Maltby, Scatz, & Goin’ Down The Road

Tom Scatz’s The Studio System and Conglomerate Hollywood, in compiling a quick history of the American studio system, acts as a rather frightening display of the power held in Hollywood on an international level – in particular given our focus on the Canadian film industry. That these major film companies have become the properties of huge media conglomerates, focused on complete domination of screen-time in the United States and internationally (not to mention, television time, radio time, internet time, and even iPod time) leaves little room for the Canadian film industry to make much of an impact either at home or abroad.

That said, however, Donald Shebib’s Goin’ Down The Road, somehow fits within the 1970s period of director-driven cinema referred to by Schatz (a period which he also points out will most likely never appear again), a friendlier cousin to Five Easy Pieces. At least, for Canadians, when it comes to filmmakers like Shebib and Jutra, this period seems to have been one supplying us with more than one important work. Perhaps, in this case, at least, the influence of Hollywood operations was a good one – a director-driven cinema that truly captured Canadian stories on screen for Canadian audiences.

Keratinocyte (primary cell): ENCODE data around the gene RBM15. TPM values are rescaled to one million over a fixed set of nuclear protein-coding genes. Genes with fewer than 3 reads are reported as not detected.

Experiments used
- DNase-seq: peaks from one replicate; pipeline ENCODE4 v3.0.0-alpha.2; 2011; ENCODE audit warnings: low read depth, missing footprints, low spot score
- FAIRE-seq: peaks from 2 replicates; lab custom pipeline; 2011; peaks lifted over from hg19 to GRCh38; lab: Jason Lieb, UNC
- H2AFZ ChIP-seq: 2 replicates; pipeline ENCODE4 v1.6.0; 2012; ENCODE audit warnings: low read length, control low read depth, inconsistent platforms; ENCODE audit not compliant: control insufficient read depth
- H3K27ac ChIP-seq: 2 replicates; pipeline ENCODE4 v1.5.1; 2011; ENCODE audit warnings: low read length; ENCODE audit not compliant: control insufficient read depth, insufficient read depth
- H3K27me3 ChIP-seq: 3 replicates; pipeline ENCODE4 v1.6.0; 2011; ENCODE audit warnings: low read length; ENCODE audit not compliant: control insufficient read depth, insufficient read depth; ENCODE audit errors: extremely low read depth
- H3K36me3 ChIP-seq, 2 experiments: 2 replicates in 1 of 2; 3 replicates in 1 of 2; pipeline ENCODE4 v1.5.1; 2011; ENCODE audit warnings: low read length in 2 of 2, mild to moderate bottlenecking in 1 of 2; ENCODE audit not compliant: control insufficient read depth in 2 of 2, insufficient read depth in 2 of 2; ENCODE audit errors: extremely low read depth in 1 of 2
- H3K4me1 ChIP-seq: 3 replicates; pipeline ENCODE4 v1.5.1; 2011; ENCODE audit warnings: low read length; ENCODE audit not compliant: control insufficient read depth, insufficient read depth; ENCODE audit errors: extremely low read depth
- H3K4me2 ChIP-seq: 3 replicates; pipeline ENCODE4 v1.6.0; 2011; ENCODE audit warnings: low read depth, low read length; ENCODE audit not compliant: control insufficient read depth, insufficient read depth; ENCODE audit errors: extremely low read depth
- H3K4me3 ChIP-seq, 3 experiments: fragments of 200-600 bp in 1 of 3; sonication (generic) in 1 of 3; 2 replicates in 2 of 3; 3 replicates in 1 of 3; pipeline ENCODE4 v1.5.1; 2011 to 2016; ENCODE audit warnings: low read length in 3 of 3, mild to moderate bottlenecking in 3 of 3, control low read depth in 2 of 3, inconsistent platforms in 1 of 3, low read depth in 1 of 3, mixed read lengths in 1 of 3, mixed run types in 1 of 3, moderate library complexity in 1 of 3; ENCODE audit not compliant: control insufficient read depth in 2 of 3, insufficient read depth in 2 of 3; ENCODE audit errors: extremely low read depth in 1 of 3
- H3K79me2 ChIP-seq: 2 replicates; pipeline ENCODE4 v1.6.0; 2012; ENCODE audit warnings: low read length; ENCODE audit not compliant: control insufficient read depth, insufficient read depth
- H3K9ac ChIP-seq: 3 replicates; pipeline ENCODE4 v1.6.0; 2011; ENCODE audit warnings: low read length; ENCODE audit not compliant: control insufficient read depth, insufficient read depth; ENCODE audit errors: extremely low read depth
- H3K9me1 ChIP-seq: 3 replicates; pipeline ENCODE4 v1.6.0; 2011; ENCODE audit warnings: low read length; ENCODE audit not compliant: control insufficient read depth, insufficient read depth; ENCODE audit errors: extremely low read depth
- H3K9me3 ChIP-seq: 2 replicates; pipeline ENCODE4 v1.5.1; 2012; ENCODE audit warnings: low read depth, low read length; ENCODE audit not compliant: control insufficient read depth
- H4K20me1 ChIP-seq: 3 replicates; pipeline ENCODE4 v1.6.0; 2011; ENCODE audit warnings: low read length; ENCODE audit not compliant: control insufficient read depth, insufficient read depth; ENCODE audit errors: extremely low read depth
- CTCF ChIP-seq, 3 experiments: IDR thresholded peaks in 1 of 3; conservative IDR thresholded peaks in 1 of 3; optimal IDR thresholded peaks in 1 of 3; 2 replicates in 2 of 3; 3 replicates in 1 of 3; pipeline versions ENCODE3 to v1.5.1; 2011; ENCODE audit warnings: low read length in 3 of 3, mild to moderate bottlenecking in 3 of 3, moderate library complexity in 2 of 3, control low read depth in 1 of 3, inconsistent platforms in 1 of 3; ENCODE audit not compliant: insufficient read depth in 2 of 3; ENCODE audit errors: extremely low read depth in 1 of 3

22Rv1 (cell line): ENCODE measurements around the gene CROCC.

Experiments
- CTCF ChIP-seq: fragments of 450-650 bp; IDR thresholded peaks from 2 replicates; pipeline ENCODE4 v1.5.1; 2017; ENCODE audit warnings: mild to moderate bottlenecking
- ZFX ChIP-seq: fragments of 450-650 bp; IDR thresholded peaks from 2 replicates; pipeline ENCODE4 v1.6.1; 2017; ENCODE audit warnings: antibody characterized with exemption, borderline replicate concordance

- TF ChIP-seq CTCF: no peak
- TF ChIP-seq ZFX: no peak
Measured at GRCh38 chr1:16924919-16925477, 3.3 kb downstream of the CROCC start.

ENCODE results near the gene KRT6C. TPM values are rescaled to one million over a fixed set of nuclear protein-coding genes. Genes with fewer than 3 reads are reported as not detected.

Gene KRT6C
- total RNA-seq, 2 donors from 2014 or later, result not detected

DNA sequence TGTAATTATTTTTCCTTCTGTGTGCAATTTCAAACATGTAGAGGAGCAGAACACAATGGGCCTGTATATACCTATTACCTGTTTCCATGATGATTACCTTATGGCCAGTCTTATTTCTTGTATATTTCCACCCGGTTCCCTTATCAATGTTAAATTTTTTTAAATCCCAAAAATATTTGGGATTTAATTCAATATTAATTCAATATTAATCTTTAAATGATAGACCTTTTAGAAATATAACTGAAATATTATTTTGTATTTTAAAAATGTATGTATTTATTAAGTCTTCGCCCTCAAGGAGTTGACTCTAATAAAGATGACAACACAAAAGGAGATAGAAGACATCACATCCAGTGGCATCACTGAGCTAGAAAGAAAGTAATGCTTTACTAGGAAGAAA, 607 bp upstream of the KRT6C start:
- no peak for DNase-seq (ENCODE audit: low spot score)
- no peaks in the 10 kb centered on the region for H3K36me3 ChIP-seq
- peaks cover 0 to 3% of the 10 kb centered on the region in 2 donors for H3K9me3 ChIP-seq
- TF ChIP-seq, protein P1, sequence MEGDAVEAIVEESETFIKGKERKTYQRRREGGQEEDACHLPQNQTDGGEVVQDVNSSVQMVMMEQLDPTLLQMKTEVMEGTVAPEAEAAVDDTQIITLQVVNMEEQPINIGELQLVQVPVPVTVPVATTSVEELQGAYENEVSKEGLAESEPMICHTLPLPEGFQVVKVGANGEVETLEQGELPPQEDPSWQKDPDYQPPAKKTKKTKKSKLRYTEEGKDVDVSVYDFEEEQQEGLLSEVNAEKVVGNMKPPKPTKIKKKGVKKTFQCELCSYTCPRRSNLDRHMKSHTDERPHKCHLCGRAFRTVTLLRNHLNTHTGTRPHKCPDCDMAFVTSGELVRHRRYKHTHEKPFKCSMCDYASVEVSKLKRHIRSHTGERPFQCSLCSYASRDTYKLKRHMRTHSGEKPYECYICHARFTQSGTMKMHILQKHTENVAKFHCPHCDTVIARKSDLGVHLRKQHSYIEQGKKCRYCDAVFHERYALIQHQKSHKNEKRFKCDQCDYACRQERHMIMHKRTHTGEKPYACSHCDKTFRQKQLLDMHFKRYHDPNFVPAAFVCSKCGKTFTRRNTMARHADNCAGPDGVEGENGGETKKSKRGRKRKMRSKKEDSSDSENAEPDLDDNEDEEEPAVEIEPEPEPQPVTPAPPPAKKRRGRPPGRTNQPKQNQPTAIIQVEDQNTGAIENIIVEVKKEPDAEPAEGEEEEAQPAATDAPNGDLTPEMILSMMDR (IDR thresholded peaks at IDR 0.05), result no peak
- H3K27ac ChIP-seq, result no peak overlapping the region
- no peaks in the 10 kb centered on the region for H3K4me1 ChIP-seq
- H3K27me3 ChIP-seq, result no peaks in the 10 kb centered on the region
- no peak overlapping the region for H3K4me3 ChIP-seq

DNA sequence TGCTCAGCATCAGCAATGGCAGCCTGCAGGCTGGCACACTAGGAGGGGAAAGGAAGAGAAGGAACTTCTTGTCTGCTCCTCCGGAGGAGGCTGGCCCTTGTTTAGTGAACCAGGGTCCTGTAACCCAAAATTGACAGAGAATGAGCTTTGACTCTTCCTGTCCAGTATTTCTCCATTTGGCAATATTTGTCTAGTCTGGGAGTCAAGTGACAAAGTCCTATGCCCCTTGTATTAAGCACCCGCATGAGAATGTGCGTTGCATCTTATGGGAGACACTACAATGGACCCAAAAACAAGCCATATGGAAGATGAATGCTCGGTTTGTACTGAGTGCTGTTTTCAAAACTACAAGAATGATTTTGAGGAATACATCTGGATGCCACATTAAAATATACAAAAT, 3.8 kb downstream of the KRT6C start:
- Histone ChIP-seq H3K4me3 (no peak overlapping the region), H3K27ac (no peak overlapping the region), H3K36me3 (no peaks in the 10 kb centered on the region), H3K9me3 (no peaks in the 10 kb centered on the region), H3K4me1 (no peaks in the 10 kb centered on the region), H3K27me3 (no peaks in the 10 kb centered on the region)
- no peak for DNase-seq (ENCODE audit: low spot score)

Richard Maltby’s somewhat lengthier Industry, fleshes out the ideas present in Scatz’s profile of the Hollywood studio system, but with a somewhat more downcast opinion of the “golden days” of Hollywood cinema (which Scatz quickly glosses over, before moving along to the series of mega-conglomerate mergers that drive most of his article forward). Surprisingly, Maltby points out that Hollywood, with its incredible overheads and risky business model (one largely eliminated by the current set-up of vertical integration and post-theatrical profits, as outlined by Scatz), was for much of its existence not quite as successful as we’d think.

Given my taste in films, what strikes me most about both pieces of writing, is Scatz’s definition of what it means to be “independent” in present-day Hollywood, where a film like The Mask can be ranked in the same world of production as somewhat more challenging fare most typically considered indicative of what constitutes an “independent” film.

Above all else, both Scatz and Maltby make it obvious that the Hollywood studio system has always been a moving beast, set on the near-complete control of the entertainment we consume. In the face of these behemoths, it’s somehow multi-fold easier to love a rough nugget like Goin’ Down The Road. One can only imagine the struggle behind getting it made in the shadow of Hollywood.

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